Author(s): Rawal N, Allvin R, Amilon A, Ohlsson T, Halln J
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Abstract We compared in a prospective, randomized, double-blinded study the analgesic efficacy of three drugs in 120 ASA I and II patients scheduled to undergo ambulatory hand surgery with IV regional anesthesia. At discharge, oral analgesic tablets were prescribed as follows: tramadol 100 mg every 6 h, metamizol 1 g every 6 h, and paracetamol (acetaminophen) 1 g every 6 h. Rescue medication consisted of oral dextropropoxyphene 100 mg on demand. Analgesic efficacy was evaluated by self-assessment of pain intensity by visual analog score at six different time intervals during the 48-h study period. Patients also recorded global pain relief on a 5-grade scale, total number of study and rescue analgesic tablets, frequency and severity of adverse effects, sleep pattern, and overall satisfaction. None of the study drugs alone provided effective analgesia in all patients. The percentage of patients who required supplementary analgesics was 23\% with tramadol, 31\% with metamizol, and 42\% with acetaminophen. Tramadol was the most effective analgesic, as evidenced by low pain scores, least rescue medication, and fewest number of patients with sleep disturbance. However, the incidence of side effects was also increased with tramadol. Seven patients (17.5\%) withdrew from the study because of the severity of nausea and dizziness associated with the use of tramadol. Metamizol and acetaminophen provided good analgesia in about 70\% and 60\% of patients, respectively, with a decreased incidence of side effects. Despite receiving oral analgesic medication, up to 40\% of patients undergoing hand surgery experienced inadequate analgesia in this controlled trial. Although tramadol was more effective, its use was associated with the highest frequency and intensity of adverse effects and the most patient dissatisfaction. Metamizol and acetaminophen provided good analgesia with a small incidence of side effects. For patients undergoing ambulatory hand surgery, postoperative pain can last longer than 2-3 days, and there is a need for both better education before the procedure and oral analgesic therapy at home.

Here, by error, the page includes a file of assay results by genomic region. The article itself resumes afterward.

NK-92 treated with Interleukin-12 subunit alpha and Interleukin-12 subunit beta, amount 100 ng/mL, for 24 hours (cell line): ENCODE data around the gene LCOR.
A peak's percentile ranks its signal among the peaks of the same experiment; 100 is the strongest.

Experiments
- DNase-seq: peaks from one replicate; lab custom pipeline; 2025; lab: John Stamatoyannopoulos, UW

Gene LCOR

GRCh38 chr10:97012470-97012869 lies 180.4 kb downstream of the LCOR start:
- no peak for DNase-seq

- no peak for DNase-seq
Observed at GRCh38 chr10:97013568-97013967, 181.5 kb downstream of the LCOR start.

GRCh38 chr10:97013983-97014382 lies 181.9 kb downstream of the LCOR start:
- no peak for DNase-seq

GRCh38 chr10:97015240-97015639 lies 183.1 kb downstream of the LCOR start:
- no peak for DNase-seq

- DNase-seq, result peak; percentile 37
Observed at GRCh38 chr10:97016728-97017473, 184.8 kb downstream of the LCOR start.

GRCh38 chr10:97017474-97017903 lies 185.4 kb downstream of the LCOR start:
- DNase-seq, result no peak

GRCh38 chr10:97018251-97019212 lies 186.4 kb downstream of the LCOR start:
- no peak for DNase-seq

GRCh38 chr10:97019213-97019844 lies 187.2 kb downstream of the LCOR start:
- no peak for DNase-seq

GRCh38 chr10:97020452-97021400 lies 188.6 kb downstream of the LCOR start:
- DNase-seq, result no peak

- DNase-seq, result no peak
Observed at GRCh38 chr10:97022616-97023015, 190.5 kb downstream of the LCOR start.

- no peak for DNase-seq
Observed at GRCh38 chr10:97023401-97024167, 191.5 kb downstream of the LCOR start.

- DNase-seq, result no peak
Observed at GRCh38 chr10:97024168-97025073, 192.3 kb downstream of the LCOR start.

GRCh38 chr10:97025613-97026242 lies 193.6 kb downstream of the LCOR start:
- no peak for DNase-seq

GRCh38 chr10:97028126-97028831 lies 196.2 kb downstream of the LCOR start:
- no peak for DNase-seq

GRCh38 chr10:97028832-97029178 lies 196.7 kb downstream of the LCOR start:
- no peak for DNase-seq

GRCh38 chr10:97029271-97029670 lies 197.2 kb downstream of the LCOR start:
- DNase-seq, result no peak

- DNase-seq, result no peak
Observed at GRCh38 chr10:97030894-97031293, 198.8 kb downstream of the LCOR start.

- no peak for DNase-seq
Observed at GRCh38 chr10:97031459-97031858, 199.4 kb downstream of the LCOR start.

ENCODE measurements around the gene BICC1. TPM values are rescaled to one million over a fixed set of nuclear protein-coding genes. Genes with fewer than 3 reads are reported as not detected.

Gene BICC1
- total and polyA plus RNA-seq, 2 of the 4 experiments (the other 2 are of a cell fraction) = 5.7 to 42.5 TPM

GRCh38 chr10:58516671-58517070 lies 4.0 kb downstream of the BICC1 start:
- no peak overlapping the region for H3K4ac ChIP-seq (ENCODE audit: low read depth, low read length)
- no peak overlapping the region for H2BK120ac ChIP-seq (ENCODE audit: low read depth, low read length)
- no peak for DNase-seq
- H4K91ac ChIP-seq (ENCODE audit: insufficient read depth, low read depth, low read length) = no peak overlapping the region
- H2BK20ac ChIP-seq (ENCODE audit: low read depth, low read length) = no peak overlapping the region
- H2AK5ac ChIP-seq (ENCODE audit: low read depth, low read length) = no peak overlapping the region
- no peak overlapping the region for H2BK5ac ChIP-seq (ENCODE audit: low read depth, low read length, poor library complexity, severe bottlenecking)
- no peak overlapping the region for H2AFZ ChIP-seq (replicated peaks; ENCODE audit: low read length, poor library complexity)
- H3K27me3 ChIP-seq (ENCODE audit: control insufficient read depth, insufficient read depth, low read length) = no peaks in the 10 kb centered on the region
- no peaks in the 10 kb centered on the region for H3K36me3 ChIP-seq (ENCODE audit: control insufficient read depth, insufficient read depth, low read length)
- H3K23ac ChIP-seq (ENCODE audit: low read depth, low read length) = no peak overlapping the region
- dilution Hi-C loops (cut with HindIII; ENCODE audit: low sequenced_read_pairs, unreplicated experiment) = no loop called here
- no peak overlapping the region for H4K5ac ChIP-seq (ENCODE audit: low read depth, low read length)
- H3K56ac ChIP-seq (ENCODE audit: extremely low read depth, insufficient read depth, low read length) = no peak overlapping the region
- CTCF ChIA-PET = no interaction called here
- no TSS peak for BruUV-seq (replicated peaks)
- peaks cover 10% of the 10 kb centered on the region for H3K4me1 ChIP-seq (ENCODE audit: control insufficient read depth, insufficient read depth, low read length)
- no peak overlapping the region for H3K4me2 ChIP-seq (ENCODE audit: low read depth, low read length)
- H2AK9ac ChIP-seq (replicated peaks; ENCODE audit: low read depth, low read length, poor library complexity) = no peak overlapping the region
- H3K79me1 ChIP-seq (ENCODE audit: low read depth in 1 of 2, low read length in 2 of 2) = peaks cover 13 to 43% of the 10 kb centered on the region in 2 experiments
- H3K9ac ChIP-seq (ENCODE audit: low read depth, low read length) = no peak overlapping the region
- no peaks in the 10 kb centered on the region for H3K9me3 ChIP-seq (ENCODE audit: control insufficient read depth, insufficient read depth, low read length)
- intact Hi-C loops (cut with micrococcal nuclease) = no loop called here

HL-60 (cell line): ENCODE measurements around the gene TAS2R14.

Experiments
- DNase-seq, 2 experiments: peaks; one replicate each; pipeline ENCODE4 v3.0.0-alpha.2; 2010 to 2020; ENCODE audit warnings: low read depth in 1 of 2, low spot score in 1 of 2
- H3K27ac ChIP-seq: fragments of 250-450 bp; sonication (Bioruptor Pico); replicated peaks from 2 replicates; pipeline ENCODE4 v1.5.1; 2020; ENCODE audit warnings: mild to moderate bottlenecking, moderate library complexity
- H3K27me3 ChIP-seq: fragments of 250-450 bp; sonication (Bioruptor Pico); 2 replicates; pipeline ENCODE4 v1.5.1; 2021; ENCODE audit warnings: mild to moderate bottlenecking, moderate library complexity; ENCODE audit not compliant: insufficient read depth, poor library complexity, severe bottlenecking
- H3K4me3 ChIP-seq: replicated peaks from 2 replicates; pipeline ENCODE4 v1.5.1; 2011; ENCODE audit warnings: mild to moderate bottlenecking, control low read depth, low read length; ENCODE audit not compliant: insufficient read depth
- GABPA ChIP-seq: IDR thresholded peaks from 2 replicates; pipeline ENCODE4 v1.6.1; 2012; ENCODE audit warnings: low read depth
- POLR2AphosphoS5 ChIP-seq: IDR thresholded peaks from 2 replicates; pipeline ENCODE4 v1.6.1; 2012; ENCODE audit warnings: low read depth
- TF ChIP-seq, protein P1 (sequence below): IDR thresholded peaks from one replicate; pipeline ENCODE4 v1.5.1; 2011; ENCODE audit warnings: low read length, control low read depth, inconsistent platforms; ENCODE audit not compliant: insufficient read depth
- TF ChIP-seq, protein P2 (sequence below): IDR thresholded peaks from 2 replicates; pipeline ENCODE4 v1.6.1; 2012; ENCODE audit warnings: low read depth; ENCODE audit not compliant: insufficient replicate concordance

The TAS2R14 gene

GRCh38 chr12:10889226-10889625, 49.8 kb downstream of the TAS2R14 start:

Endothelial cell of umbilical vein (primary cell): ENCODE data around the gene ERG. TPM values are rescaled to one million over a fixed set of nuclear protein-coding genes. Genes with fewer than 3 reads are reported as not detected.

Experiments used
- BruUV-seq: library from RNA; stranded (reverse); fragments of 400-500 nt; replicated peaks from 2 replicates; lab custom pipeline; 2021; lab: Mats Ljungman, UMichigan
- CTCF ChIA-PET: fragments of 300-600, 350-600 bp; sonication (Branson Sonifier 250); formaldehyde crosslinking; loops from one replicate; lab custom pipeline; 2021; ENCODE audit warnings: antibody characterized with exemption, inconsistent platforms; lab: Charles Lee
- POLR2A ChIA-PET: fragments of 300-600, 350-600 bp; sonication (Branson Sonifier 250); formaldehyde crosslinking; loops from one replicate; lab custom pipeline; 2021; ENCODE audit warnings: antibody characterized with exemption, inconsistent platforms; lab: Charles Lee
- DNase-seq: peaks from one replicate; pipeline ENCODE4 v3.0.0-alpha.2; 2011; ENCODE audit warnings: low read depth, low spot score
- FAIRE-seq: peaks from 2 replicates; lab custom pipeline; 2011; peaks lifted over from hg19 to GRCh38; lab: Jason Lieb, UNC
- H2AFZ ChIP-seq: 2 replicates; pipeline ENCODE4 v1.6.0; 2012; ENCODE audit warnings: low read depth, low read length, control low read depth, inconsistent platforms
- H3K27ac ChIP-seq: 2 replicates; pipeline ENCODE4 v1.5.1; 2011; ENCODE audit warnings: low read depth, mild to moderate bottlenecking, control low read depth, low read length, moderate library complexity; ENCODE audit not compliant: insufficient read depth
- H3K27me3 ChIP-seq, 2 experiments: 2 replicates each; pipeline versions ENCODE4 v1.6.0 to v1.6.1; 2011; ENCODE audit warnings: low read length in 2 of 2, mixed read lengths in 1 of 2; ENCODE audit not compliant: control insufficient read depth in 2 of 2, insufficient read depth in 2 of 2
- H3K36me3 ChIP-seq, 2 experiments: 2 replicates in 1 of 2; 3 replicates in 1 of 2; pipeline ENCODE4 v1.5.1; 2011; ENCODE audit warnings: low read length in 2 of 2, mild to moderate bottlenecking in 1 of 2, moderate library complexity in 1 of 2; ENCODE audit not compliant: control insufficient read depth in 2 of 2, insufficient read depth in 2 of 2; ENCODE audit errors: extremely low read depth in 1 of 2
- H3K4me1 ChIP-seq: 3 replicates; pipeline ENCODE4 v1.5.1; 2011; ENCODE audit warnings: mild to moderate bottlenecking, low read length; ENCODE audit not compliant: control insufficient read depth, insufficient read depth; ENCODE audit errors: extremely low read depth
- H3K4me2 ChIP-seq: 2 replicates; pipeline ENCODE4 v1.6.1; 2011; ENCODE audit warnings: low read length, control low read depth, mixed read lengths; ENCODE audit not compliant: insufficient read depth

This article was published in Anesth Analg
and referenced in Journal of Anesthesia & Clinical Research